(Well, we know better now. Jagger will enter his 70s, still rocking. And African-Americans were way ahead of us white folks, being perfectly easy as adults with a beat. But still my shock at Peter Garrett sandbagged me. Old attitudes die hard.)

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  1. says

    “I’m the one who says the culture has changed, and that we in the classical music world have to learn that rock culture is mainstream. Respectable. Cabinet-worthy.”

    Rock music IS popular and mainstream, and “popular artists” have held many cabinet positions. Do Reagan and Swarzenegger ring a bell?

    No, it would be real news if a (not so mainstream) classical musician would hold a cabinet position. Any of these in Australia?

    I’m not sure many rock musicians have held important government posts. Actors and athletes seem to have an easier time.

    I’d love to know about a classical musician who’s served in politics. There must be one, or more than one, somewhere in the world.

    But with all respect, I think you’re missing my point. I laughed at myself for being surprised at a rock star as a cabinet minister. Many of us were previously shocked when Reagan and Schwarzenegger became politicians (though both of them were/are quite good at it, and S. has been quite a surprise, because of his force, intelligence, and independence). But after all my arguments about how serious and artistic rock is, I genuinely was surprised at my reaction — which, by the way, wasn’t that Garrett would presumably not be qualified, but that his rock & roll attitude wasn’t suitable for a government job.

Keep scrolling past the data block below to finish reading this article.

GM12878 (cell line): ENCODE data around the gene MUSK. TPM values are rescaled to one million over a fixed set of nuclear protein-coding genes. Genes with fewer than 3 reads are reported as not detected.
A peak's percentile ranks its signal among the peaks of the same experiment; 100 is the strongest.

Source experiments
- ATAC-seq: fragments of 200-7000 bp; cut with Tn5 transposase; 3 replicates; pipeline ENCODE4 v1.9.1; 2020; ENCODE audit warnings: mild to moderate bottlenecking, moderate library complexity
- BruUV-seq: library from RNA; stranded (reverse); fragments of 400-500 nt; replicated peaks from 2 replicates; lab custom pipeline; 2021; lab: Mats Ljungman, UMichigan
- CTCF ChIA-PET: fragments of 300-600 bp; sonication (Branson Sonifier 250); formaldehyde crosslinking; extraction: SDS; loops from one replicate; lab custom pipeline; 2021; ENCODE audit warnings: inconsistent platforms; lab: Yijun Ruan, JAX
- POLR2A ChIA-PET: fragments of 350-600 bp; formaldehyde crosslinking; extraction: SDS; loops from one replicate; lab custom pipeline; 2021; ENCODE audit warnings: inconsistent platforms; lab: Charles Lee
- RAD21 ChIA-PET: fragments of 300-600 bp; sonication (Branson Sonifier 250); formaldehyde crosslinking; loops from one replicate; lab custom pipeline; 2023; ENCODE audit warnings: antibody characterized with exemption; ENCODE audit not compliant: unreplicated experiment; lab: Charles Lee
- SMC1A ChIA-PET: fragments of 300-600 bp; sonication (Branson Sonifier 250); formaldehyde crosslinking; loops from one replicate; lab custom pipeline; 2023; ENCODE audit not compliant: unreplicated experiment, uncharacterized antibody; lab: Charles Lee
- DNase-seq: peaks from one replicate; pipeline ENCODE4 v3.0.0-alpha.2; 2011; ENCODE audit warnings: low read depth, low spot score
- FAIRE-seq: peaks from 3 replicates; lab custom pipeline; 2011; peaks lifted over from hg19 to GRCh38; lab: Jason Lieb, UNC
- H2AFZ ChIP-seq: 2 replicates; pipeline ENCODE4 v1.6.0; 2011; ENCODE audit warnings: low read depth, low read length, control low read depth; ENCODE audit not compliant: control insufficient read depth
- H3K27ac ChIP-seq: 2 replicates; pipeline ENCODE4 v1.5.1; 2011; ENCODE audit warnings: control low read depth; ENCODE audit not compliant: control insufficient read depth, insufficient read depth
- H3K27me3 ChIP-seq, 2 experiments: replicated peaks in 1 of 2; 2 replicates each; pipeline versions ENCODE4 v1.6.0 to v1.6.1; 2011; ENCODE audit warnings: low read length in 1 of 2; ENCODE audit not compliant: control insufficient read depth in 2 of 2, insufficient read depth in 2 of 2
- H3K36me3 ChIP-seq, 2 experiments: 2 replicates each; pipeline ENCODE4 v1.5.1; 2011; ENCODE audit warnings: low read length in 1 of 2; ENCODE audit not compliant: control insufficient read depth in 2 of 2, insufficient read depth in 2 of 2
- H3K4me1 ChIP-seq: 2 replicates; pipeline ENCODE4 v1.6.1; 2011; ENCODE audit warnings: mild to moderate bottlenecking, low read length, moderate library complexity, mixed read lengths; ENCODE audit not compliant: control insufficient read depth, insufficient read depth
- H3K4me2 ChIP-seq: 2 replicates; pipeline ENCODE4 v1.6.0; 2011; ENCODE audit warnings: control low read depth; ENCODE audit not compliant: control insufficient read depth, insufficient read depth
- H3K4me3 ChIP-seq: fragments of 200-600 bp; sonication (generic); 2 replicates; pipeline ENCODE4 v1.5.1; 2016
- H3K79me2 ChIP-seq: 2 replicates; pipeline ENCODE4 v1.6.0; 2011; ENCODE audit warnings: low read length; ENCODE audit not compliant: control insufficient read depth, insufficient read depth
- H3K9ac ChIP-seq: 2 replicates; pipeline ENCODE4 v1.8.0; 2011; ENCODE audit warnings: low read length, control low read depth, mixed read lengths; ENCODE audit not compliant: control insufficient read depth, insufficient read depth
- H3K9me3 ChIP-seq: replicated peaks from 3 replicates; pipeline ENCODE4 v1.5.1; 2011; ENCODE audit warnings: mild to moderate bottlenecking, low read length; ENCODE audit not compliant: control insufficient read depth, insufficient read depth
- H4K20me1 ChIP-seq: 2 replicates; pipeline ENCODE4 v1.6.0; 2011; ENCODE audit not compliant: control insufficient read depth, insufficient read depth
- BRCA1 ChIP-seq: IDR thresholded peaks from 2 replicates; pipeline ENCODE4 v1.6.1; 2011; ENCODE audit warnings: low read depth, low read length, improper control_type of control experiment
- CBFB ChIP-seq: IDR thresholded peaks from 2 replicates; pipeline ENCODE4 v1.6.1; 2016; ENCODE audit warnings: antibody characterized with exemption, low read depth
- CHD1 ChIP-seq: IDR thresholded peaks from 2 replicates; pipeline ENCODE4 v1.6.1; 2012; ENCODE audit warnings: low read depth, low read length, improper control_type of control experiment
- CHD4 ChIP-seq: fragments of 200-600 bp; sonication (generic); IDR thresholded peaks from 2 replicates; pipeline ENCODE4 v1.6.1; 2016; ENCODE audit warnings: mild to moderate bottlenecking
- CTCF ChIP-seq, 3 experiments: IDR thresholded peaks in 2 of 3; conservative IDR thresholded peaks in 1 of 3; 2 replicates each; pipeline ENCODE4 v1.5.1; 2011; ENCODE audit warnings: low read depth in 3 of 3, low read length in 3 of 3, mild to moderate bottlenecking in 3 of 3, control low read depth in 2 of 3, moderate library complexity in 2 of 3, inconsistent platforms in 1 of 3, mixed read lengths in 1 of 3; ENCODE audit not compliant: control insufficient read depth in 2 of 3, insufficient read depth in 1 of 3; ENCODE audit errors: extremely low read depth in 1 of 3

2. says

    Political journalists in Australia might smirk at the characterisation of Peter Garrett as a ‘seasoned’ politician – he, like many who enter politics after successful careers in some high profile arena, has struggled to have a feel for the ‘politics’ of being a politician. Further, the policies of the Australian Labour party are sometimes at odds with his clearly enunciated personal political views and objectives (see any Midnight Oil album).

    On the other hand, I think there is a lot of sympathy for someone wanting to make a difference and deciding to do that from *within* the system, even if that decision involves a certain amount of compromise – after all, compromise is really what effective politics is all about.

    Australia’s politicians have included Dawn Fraser (one of the most significant Olympic swimming champions of all time), Maxine McKew (former national television newsreader), Pat Farmer (exceptional ultra-marathon runner), and Malcolm Turnbull (prominent barrister and investment banker). So Peter Garrett keeps good company. But surely nothing can be as shocking as actor Ronald Reagan becoming President of the United States [unless it’s former body-builder and Terminator Arnold Schwarzenegger becoming Governor of California!].